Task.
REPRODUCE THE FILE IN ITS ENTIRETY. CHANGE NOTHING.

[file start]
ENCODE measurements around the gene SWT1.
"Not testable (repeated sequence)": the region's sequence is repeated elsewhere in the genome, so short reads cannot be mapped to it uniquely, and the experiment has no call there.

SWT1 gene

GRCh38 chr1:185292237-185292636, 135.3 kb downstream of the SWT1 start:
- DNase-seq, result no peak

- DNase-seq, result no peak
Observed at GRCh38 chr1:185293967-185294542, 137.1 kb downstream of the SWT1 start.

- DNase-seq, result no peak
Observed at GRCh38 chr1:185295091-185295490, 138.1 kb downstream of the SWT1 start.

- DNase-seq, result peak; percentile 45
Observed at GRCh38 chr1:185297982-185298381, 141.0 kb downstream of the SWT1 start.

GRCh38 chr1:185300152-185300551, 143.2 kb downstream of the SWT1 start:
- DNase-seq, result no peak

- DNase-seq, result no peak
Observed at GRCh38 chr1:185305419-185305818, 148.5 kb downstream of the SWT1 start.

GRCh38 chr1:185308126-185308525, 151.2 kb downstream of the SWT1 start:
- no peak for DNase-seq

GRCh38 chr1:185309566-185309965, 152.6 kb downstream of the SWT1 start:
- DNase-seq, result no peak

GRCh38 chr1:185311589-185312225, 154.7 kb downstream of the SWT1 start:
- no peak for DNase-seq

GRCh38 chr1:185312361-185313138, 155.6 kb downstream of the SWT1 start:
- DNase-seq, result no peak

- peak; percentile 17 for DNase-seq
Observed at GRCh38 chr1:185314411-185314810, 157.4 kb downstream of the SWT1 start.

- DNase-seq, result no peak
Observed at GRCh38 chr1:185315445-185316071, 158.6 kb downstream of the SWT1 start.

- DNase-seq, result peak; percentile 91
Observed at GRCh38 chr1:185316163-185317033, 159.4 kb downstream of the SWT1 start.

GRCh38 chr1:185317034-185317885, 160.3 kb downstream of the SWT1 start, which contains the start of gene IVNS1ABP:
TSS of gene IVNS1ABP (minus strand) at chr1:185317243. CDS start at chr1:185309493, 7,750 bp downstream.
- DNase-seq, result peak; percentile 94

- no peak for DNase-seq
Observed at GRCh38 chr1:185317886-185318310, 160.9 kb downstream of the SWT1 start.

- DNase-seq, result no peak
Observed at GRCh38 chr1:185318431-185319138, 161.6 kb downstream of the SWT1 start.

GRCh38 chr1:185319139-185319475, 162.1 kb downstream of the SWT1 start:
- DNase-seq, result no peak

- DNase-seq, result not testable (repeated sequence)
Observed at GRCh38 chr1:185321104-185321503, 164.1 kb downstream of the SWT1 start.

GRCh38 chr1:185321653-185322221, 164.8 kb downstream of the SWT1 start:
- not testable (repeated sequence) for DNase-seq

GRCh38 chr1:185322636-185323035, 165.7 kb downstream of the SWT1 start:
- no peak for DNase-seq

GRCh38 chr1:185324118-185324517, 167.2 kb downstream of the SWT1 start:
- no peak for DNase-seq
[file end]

ENCODE measurements around the gene SWT1.
"Not testable (repeated sequence)": the region's sequence is repeated elsewhere in the genome, so short reads cannot be mapped to it uniquely, and the experiment has no call there.

SWT1 gene

GRCh38 chr1:185292237-185292636, 135.3 kb downstream of the SWT1 start:
- DNase-seq, result no peak

- DNase-seq, result no peak
Observed at GRCh38 chr1:185293967-185294542, 137.1 kb downstream of the SWT1 start.

- DNase-seq, result no peak
Observed at GRCh38 chr1:185295091-185295490, 138.1 kb downstream of the SWT1 start.

- DNase-seq, result peak; percentile 45
Observed at GRCh38 chr1:185297982-185298381, 141.0 kb downstream of the SWT1 start.

GRCh38 chr1:185300152-185300551, 143.2 kb downstream of the SWT1 start:
- DNase-seq, result no peak

- DNase-seq, result no peak
Observed at GRCh38 chr1:185305419-185305818, 148.5 kb downstream of the SWT1 start.

GRCh38 chr1:185308126-185308525, 151.2 kb downstream of the SWT1 start:
- no peak for DNase-seq

GRCh38 chr1:185309566-185309965, 152.6 kb downstream of the SWT1 start:
- DNase-seq, result no peak

GRCh38 chr1:185311589-185312225, 154.7 kb downstream of the SWT1 start:
- no peak for DNase-seq

GRCh38 chr1:185312361-185313138, 155.6 kb downstream of the SWT1 start:
- DNase-seq, result no peak

- peak; percentile 17 for DNase-seq
Observed at GRCh38 chr1:185314411-185314810, 157.4 kb downstream of the SWT1 start.

- DNase-seq, result no peak
Observed at GRCh38 chr1:185315445-185316071, 158.6 kb downstream of the SWT1 start.

- DNase-seq, result peak; percentile 91
Observed at GRCh38 chr1:185316163-185317033, 159.4 kb downstream of the SWT1 start.

GRCh38 chr1:185317034-185317885, 160.3 kb downstream of the SWT1 start, which contains the start of gene IVNS1ABP:
TSS of gene IVNS1ABP (minus strand) at chr1:185317243. CDS start at chr1:185309493, 7,750 bp downstream.
- DNase-seq, result peak; percentile 94

- no peak for DNase-seq
Observed at GRCh38 chr1:185317886-185318310, 160.9 kb downstream of the SWT1 start.

- DNase-seq, result no peak
Observed at GRCh38 chr1:185318431-185319138, 161.6 kb downstream of the SWT1 start.

GRCh38 chr1:185319139-185319475, 162.1 kb downstream of the SWT1 start:
- DNase-seq, result no peak

- DNase-seq, result not testable (repeated sequence)
Observed at GRCh38 chr1:185321104-185321503, 164.1 kb downstream of the SWT1 start.

GRCh38 chr1:185321653-185322221, 164.8 kb downstream of the SWT1 start:
- not testable (repeated sequence) for DNase-seq

GRCh38 chr1:185322636-185323035, 165.7 kb downstream of the SWT1 start:
- no peak for DNase-seq

GRCh38 chr1:185324118-185324517, 167.2 kb downstream of the SWT1 start:
- no peak for DNase-seq